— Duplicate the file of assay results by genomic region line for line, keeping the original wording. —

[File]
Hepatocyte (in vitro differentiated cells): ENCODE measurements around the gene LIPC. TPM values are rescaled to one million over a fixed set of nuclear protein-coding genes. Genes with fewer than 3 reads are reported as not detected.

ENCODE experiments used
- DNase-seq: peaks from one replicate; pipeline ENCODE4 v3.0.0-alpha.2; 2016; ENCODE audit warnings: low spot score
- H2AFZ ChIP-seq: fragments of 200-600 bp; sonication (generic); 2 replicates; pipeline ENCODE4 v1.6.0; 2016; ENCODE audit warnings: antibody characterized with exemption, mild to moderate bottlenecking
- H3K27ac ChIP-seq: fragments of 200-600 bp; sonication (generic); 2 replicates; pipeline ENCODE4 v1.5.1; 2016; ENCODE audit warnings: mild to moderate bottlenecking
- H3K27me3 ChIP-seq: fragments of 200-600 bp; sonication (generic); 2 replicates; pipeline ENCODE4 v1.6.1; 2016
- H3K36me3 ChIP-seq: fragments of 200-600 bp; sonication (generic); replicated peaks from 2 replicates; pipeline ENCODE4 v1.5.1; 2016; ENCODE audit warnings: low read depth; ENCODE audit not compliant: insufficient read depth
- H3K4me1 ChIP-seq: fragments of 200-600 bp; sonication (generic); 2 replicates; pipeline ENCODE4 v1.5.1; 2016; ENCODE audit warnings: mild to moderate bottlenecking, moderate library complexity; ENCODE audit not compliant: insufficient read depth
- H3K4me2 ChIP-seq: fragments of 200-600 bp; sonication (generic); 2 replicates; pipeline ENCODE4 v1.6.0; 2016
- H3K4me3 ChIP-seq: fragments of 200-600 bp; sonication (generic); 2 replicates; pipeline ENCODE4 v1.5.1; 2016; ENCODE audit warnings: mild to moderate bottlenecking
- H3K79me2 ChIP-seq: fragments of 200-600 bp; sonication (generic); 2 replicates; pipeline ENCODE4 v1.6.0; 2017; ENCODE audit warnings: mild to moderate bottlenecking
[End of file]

Hepatocyte (in vitro differentiated cells): ENCODE measurements around the gene LIPC. TPM values are rescaled to one million over a fixed set of nuclear protein-coding genes. Genes with fewer than 3 reads are reported as not detected.

ENCODE experiments used
- DNase-seq: peaks from one replicate; pipeline ENCODE4 v3.0.0-alpha.2; 2016; ENCODE audit warnings: low spot score
- H2AFZ ChIP-seq: fragments of 200-600 bp; sonication (generic); 2 replicates; pipeline ENCODE4 v1.6.0; 2016; ENCODE audit warnings: antibody characterized with exemption, mild to moderate bottlenecking
- H3K27ac ChIP-seq: fragments of 200-600 bp; sonication (generic); 2 replicates; pipeline ENCODE4 v1.5.1; 2016; ENCODE audit warnings: mild to moderate bottlenecking
- H3K27me3 ChIP-seq: fragments of 200-600 bp; sonication (generic); 2 replicates; pipeline ENCODE4 v1.6.1; 2016
- H3K36me3 ChIP-seq: fragments of 200-600 bp; sonication (generic); replicated peaks from 2 replicates; pipeline ENCODE4 v1.5.1; 2016; ENCODE audit warnings: low read depth; ENCODE audit not compliant: insufficient read depth
- H3K4me1 ChIP-seq: fragments of 200-600 bp; sonication (generic); 2 replicates; pipeline ENCODE4 v1.5.1; 2016; ENCODE audit warnings: mild to moderate bottlenecking, moderate library complexity; ENCODE audit not compliant: insufficient read depth
- H3K4me2 ChIP-seq: fragments of 200-600 bp; sonication (generic); 2 replicates; pipeline ENCODE4 v1.6.0; 2016
- H3K4me3 ChIP-seq: fragments of 200-600 bp; sonication (generic); 2 replicates; pipeline ENCODE4 v1.5.1; 2016; ENCODE audit warnings: mild to moderate bottlenecking
- H3K79me2 ChIP-seq: fragments of 200-600 bp; sonication (generic); 2 replicates; pipeline ENCODE4 v1.6.0; 2017; ENCODE audit warnings: mild to moderate bottlenecking